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Report reveals the rise of crowdfunding in the Czech Republic

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Crowdfunding is undoubtedly a rapidly growing part of the social business movement, with billions invested worldwide in a whole range of projects.  The Czech Republic and other central-eastern European countries are not perhaps what you would imaging as a thriving place for crowdfunding, but a recent report by the Prague branch of the Aspen Institute reveals otherwise.

The report was looking at the Visegrad (V4) countries in particular, which consists of the Czech Republic, Hungary, Poland and Slovakia.  The report revealed that over the last three years, something like 24 million crown (roughly £700,000) had been raised through various crowdfunding projects in the Czech Republic.

Of course, this sum isn’t huge by any stretch, with the report suggesting that many international looking enterprises use global platforms for their crowdfunding, hence the small sum generated by purely native platforms.  For instance, the Czech based game Kingdom Come raised over £1 million via a recent KickStarter campaign, so dwarfed the domestic efforts on its own.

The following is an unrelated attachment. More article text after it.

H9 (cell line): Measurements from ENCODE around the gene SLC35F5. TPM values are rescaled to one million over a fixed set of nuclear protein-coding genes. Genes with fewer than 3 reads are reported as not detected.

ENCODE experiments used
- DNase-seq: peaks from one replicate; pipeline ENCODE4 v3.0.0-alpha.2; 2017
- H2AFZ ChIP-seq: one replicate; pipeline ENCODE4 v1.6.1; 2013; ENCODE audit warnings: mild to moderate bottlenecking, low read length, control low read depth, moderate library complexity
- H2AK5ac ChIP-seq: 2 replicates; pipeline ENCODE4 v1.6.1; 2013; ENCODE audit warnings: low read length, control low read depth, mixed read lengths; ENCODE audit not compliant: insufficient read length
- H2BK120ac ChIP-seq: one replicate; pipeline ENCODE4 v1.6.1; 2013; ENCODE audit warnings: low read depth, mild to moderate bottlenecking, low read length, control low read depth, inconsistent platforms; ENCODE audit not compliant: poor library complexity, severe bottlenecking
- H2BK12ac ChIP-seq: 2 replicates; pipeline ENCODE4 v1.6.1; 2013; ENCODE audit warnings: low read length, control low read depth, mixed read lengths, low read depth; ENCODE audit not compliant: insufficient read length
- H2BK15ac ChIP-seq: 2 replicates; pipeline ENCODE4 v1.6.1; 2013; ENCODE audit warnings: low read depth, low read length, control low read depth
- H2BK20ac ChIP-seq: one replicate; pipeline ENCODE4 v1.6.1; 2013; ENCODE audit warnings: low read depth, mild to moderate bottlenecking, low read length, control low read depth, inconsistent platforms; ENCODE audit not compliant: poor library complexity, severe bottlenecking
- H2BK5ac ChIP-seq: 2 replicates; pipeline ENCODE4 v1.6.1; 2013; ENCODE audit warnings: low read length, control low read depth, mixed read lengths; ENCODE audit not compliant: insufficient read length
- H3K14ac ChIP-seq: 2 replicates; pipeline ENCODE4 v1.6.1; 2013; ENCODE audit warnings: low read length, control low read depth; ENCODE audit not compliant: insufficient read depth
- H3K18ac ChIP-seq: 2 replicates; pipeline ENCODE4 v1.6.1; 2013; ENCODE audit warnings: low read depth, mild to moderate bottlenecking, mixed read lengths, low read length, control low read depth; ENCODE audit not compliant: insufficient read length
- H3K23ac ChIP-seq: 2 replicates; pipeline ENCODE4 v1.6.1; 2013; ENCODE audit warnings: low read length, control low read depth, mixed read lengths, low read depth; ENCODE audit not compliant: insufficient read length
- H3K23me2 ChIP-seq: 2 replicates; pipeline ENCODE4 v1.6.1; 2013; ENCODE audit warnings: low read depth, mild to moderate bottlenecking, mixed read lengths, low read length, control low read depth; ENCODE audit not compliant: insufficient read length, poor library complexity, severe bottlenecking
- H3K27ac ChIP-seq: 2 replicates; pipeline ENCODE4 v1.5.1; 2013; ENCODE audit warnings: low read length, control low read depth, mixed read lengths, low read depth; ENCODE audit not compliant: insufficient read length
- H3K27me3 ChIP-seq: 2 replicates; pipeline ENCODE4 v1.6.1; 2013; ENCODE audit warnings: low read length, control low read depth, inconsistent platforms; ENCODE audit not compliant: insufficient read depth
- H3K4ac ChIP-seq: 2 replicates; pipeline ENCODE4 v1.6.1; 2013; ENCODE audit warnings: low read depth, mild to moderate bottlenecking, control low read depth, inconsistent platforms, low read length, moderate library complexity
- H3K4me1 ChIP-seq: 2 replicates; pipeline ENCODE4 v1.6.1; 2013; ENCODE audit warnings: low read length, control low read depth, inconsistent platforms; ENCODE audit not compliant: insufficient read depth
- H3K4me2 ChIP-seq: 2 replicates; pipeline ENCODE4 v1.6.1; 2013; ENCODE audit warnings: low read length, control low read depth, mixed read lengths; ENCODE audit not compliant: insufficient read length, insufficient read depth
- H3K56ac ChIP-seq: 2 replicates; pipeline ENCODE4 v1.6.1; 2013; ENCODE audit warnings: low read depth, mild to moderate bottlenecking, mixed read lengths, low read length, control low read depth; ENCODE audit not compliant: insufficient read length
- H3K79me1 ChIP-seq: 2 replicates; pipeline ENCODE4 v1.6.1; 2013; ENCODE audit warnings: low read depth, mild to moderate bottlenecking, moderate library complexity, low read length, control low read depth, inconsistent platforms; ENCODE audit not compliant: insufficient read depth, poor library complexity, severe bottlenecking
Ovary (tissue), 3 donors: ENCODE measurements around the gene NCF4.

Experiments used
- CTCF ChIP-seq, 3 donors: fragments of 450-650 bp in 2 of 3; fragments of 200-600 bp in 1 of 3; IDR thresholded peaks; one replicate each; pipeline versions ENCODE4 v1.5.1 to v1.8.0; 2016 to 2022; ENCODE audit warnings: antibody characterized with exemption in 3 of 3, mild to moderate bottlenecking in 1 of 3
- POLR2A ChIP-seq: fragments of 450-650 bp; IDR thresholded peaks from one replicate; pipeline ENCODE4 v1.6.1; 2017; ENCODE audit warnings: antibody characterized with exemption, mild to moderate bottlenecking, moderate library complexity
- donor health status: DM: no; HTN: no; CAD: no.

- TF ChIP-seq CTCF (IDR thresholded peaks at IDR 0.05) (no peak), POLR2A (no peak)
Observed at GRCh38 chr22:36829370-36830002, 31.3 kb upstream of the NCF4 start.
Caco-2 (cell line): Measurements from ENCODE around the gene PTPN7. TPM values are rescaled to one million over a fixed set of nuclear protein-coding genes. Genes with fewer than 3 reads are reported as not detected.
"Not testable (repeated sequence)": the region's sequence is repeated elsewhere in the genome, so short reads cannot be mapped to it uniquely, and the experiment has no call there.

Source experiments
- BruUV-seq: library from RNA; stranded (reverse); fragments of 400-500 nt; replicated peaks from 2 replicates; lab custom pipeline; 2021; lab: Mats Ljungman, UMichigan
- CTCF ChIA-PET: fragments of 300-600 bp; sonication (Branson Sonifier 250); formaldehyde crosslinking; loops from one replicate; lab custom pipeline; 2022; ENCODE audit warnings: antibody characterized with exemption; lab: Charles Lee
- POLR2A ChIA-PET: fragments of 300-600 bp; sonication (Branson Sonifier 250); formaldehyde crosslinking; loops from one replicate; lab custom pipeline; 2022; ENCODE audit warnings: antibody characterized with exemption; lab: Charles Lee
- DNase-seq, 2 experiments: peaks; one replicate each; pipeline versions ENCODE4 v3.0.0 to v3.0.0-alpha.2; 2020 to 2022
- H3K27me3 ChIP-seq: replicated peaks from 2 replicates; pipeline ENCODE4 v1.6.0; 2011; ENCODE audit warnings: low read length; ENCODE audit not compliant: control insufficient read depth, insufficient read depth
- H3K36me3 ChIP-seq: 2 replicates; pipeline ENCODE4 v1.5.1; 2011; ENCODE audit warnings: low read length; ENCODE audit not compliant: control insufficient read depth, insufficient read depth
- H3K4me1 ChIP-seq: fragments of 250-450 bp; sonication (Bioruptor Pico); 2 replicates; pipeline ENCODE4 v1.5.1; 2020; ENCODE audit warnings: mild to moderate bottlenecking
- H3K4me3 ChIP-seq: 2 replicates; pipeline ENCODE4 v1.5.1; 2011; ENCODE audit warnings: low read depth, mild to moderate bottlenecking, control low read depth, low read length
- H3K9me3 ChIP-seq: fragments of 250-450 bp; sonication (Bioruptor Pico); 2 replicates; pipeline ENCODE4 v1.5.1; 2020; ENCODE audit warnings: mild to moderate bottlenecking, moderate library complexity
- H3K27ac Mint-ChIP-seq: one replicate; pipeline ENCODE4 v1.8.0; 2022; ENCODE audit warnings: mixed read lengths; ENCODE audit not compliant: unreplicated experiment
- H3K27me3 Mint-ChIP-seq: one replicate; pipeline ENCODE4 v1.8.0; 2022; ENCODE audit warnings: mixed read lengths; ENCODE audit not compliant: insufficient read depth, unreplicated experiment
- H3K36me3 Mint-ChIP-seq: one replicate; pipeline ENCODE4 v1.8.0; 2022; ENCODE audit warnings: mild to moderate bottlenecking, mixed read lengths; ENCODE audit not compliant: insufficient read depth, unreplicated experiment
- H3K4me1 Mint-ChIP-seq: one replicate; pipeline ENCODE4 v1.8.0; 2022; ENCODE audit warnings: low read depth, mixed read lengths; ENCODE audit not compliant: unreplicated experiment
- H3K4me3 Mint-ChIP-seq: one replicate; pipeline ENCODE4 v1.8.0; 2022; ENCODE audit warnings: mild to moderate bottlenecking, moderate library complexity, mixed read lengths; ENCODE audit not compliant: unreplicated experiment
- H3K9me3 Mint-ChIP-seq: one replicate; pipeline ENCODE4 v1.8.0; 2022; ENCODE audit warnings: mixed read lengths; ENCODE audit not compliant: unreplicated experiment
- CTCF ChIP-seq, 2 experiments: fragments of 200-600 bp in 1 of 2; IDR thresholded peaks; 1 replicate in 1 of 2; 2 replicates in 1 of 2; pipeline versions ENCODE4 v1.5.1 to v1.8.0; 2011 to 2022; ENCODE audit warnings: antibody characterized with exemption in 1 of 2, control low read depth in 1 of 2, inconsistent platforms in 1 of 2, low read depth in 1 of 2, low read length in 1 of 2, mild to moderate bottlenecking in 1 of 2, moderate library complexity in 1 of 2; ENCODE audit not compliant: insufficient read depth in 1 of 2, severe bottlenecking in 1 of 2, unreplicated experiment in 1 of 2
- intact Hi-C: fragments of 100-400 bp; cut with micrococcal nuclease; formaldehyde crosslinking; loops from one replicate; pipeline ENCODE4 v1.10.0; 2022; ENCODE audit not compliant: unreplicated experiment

The Czech’s are however leading the way when compared to their peers in the V4.  Most of the native crowdfunding efforts in the country have focused on arts and community based projects.  Most of the technology focused endeavours have tended to use global platforms such as Kickstarter and Indiegogo.

The report highlights the important role the operational environment plays in establishing crowd based platforms.  For instance, it suggests that crowdfunding has struggled to develop in Hungary due to the relatively low levels of trust in public affairs.

The burgeoning market in Czech still requires some significant support however for it to reach anything like the levels we see in Britain and America.  It’s with that in mind that the Aspen Institute produced a how to manual alongside the report for anyone looking to build a crowdfunding campaign.

The report reveals that there are a number of legal issues surrounding financing commercial projects in Czech currently.

“Now we are getting into the more complicated field of equity funding where you offer funders equity or profit. That’s quite a tricky field when it comes to the Czech legal environment because with it come many legal difficulties, and there have not been any major projects here,” they say.

Hopefully, as the industry grows, the country will be encouraged to undertake many of the same reforms that have been undertaken in other countries over the past few years.

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